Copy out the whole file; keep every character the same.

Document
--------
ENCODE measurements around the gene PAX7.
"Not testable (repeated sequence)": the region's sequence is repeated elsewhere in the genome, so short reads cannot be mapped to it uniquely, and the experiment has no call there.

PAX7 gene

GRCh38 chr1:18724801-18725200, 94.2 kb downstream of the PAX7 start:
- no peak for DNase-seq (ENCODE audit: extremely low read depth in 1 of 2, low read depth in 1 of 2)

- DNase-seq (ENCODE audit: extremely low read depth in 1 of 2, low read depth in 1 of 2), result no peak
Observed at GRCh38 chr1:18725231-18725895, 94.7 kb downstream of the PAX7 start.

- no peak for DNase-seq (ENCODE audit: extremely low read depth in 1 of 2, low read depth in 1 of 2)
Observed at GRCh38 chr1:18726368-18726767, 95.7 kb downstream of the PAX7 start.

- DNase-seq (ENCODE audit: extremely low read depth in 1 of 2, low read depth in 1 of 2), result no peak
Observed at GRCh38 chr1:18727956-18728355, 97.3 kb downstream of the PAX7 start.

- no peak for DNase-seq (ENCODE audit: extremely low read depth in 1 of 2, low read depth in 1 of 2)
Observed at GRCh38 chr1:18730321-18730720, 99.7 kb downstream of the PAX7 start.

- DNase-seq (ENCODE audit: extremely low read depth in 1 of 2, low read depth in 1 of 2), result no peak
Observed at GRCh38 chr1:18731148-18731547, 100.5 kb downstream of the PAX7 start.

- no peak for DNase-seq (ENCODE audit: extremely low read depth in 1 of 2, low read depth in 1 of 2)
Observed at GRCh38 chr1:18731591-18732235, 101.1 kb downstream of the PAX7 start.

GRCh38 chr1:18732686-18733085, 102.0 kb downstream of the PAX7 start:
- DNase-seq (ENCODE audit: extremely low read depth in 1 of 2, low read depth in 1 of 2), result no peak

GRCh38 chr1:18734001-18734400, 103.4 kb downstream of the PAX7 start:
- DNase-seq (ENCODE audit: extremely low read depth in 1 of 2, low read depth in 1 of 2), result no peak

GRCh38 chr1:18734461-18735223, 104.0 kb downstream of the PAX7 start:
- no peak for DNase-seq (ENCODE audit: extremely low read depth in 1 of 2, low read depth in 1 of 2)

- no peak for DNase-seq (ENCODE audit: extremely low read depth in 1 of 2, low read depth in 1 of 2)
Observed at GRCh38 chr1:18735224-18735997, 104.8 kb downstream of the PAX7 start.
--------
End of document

ENCODE measurements around the gene PAX7.
"Not testable (repeated sequence)": the region's sequence is repeated elsewhere in the genome, so short reads cannot be mapped to it uniquely, and the experiment has no call there.

PAX7 gene

GRCh38 chr1:18724801-18725200, 94.2 kb downstream of the PAX7 start:
- no peak for DNase-seq (ENCODE audit: extremely low read depth in 1 of 2, low read depth in 1 of 2)

- DNase-seq (ENCODE audit: extremely low read depth in 1 of 2, low read depth in 1 of 2), result no peak
Observed at GRCh38 chr1:18725231-18725895, 94.7 kb downstream of the PAX7 start.

- no peak for DNase-seq (ENCODE audit: extremely low read depth in 1 of 2, low read depth in 1 of 2)
Observed at GRCh38 chr1:18726368-18726767, 95.7 kb downstream of the PAX7 start.

- DNase-seq (ENCODE audit: extremely low read depth in 1 of 2, low read depth in 1 of 2), result no peak
Observed at GRCh38 chr1:18727956-18728355, 97.3 kb downstream of the PAX7 start.

- no peak for DNase-seq (ENCODE audit: extremely low read depth in 1 of 2, low read depth in 1 of 2)
Observed at GRCh38 chr1:18730321-18730720, 99.7 kb downstream of the PAX7 start.

- DNase-seq (ENCODE audit: extremely low read depth in 1 of 2, low read depth in 1 of 2), result no peak
Observed at GRCh38 chr1:18731148-18731547, 100.5 kb downstream of the PAX7 start.

- no peak for DNase-seq (ENCODE audit: extremely low read depth in 1 of 2, low read depth in 1 of 2)
Observed at GRCh38 chr1:18731591-18732235, 101.1 kb downstream of the PAX7 start.

GRCh38 chr1:18732686-18733085, 102.0 kb downstream of the PAX7 start:
- DNase-seq (ENCODE audit: extremely low read depth in 1 of 2, low read depth in 1 of 2), result no peak

GRCh38 chr1:18734001-18734400, 103.4 kb downstream of the PAX7 start:
- DNase-seq (ENCODE audit: extremely low read depth in 1 of 2, low read depth in 1 of 2), result no peak

GRCh38 chr1:18734461-18735223, 104.0 kb downstream of the PAX7 start:
- no peak for DNase-seq (ENCODE audit: extremely low read depth in 1 of 2, low read depth in 1 of 2)

- no peak for DNase-seq (ENCODE audit: extremely low read depth in 1 of 2, low read depth in 1 of 2)
Observed at GRCh38 chr1:18735224-18735997, 104.8 kb downstream of the PAX7 start.